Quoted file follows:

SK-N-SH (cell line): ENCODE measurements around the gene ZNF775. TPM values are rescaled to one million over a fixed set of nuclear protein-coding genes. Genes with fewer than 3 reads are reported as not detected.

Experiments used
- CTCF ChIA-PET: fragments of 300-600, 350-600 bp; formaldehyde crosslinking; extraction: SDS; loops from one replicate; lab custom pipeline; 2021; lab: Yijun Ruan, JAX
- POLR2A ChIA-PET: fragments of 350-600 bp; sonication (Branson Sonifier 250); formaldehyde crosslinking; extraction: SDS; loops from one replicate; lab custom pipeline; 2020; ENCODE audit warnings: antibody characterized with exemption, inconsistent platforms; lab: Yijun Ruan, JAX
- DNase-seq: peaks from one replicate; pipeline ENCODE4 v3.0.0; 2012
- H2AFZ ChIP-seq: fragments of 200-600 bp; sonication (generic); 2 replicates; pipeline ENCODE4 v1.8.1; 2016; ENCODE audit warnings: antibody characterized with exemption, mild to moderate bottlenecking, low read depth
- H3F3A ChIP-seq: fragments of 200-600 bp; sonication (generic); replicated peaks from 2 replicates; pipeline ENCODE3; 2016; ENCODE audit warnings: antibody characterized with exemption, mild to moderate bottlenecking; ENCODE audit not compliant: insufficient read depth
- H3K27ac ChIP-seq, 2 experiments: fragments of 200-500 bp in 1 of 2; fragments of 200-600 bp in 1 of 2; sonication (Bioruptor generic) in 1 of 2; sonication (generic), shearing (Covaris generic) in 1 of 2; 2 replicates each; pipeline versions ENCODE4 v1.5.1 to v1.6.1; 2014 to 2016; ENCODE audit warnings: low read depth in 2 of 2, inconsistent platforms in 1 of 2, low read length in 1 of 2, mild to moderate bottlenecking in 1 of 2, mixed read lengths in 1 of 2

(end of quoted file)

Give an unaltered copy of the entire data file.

SK-N-SH (cell line): ENCODE measurements around the gene ZNF775. TPM values are rescaled to one million over a fixed set of nuclear protein-coding genes. Genes with fewer than 3 reads are reported as not detected.

Experiments used
- CTCF ChIA-PET: fragments of 300-600, 350-600 bp; formaldehyde crosslinking; extraction: SDS; loops from one replicate; lab custom pipeline; 2021; lab: Yijun Ruan, JAX
- POLR2A ChIA-PET: fragments of 350-600 bp; sonication (Branson Sonifier 250); formaldehyde crosslinking; extraction: SDS; loops from one replicate; lab custom pipeline; 2020; ENCODE audit warnings: antibody characterized with exemption, inconsistent platforms; lab: Yijun Ruan, JAX
- DNase-seq: peaks from one replicate; pipeline ENCODE4 v3.0.0; 2012
- H2AFZ ChIP-seq: fragments of 200-600 bp; sonication (generic); 2 replicates; pipeline ENCODE4 v1.8.1; 2016; ENCODE audit warnings: antibody characterized with exemption, mild to moderate bottlenecking, low read depth
- H3F3A ChIP-seq: fragments of 200-600 bp; sonication (generic); replicated peaks from 2 replicates; pipeline ENCODE3; 2016; ENCODE audit warnings: antibody characterized with exemption, mild to moderate bottlenecking; ENCODE audit not compliant: insufficient read depth
- H3K27ac ChIP-seq, 2 experiments: fragments of 200-500 bp in 1 of 2; fragments of 200-600 bp in 1 of 2; sonication (Bioruptor generic) in 1 of 2; sonication (generic), shearing (Covaris generic) in 1 of 2; 2 replicates each; pipeline versions ENCODE4 v1.5.1 to v1.6.1; 2014 to 2016; ENCODE audit warnings: low read depth in 2 of 2, inconsistent platforms in 1 of 2, low read length in 1 of 2, mild to moderate bottlenecking in 1 of 2, mixed read lengths in 1 of 2